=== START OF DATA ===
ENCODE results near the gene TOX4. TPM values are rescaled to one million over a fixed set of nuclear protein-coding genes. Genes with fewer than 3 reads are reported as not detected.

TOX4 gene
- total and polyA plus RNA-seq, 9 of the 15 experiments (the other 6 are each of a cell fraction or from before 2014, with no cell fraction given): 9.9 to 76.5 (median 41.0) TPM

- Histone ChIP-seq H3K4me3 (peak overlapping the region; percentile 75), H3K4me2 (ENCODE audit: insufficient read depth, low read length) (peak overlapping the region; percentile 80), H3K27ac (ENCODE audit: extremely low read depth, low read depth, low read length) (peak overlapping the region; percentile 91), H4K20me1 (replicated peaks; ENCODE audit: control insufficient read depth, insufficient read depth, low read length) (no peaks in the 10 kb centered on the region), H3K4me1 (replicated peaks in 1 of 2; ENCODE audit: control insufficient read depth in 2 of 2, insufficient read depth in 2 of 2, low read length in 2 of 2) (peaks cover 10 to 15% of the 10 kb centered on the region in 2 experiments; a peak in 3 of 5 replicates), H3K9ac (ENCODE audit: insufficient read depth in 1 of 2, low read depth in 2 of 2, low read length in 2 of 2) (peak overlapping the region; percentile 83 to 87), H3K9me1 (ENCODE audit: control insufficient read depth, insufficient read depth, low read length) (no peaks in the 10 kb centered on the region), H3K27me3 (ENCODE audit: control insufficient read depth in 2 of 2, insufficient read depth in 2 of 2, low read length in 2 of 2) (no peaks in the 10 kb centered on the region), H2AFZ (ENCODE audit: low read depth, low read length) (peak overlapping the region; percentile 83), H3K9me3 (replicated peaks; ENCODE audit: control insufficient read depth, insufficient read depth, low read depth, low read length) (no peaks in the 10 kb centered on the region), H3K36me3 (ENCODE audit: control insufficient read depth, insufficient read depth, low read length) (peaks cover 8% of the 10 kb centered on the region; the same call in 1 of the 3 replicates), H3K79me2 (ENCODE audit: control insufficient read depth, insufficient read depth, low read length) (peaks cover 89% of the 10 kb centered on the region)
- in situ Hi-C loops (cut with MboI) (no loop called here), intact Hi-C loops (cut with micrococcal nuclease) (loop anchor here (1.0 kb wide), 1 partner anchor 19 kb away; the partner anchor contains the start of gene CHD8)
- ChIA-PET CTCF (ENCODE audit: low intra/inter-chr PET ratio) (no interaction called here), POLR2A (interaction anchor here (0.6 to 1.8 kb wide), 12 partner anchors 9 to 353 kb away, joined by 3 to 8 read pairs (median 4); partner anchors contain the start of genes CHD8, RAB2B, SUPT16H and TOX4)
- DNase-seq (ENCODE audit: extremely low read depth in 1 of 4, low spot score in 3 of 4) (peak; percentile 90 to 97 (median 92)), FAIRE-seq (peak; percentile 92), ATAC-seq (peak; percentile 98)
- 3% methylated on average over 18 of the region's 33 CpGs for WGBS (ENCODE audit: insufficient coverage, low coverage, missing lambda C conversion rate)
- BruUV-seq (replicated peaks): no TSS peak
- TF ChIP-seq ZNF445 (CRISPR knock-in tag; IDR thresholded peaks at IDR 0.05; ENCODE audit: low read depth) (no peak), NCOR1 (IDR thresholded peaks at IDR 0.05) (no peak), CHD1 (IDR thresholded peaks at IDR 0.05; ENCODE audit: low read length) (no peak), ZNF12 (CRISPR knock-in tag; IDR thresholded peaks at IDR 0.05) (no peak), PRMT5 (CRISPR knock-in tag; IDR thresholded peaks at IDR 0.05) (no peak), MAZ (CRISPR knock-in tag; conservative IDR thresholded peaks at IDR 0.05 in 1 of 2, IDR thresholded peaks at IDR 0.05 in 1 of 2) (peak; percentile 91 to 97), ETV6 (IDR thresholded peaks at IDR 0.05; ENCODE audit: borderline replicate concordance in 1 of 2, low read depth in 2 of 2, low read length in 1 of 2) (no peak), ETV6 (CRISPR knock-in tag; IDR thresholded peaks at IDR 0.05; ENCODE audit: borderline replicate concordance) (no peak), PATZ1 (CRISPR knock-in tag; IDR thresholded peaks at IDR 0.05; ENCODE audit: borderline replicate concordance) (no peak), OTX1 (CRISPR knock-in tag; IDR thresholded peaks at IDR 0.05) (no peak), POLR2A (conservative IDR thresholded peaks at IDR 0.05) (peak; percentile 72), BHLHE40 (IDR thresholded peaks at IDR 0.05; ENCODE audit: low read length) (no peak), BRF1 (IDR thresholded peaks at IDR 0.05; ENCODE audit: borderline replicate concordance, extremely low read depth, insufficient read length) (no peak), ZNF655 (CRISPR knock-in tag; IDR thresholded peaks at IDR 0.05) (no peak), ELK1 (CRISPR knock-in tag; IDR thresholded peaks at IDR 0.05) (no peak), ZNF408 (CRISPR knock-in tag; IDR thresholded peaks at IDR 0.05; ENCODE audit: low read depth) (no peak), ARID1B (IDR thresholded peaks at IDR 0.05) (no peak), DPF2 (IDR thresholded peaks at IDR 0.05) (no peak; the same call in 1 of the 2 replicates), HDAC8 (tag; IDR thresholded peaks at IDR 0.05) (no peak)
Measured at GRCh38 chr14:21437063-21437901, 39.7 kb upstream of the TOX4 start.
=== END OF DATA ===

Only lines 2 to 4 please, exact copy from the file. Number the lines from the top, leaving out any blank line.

TOX4 gene
- total and polyA plus RNA-seq, 9 of the 15 experiments (the other 6 are each of a cell fraction or from before 2014, with no cell fraction given): 9.9 to 76.5 (median 41.0) TPM

- Histone ChIP-seq H3K4me3 (peak overlapping the region; percentile 75), H3K4me2 (ENCODE audit: insufficient read depth, low read length) (peak overlapping the region; percentile 80), H3K27ac (ENCODE audit: extremely low read depth, low read depth, low read length) (peak overlapping the region; percentile 91), H4K20me1 (replicated peaks; ENCODE audit: control insufficient read depth, insufficient read depth, low read length) (no peaks in the 10 kb centered on the region), H3K4me1 (replicated peaks in 1 of 2; ENCODE audit: control insufficient read depth in 2 of 2, insufficient read depth in 2 of 2, low read length in 2 of 2) (peaks cover 10 to 15% of the 10 kb centered on the region in 2 experiments; a peak in 3 of 5 replicates), H3K9ac (ENCODE audit: insufficient read depth in 1 of 2, low read depth in 2 of 2, low read length in 2 of 2) (peak overlapping the region; percentile 83 to 87), H3K9me1 (ENCODE audit: control insufficient read depth, insufficient read depth, low read length) (no peaks in the 10 kb centered on the region), H3K27me3 (ENCODE audit: control insufficient read depth in 2 of 2, insufficient read depth in 2 of 2, low read length in 2 of 2) (no peaks in the 10 kb centered on the region), H2AFZ (ENCODE audit: low read depth, low read length) (peak overlapping the region; percentile 83), H3K9me3 (replicated peaks; ENCODE audit: control insufficient read depth, insufficient read depth, low read depth, low read length) (no peaks in the 10 kb centered on the region), H3K36me3 (ENCODE audit: control insufficient read depth, insufficient read depth, low read length) (peaks cover 8% of the 10 kb centered on the region; the same call in 1 of the 3 replicates), H3K79me2 (ENCODE audit: control insufficient read depth, insufficient read depth, low read length) (peaks cover 89% of the 10 kb centered on the region)